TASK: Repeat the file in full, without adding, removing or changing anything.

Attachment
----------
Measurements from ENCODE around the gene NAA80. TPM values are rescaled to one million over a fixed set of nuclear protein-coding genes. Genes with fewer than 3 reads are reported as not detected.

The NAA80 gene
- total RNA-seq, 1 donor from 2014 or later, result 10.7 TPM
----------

Measurements from ENCODE around the gene NAA80. TPM values are rescaled to one million over a fixed set of nuclear protein-coding genes. Genes with fewer than 3 reads are reported as not detected.

The NAA80 gene
- total RNA-seq, 1 donor from 2014 or later, result 10.7 TPM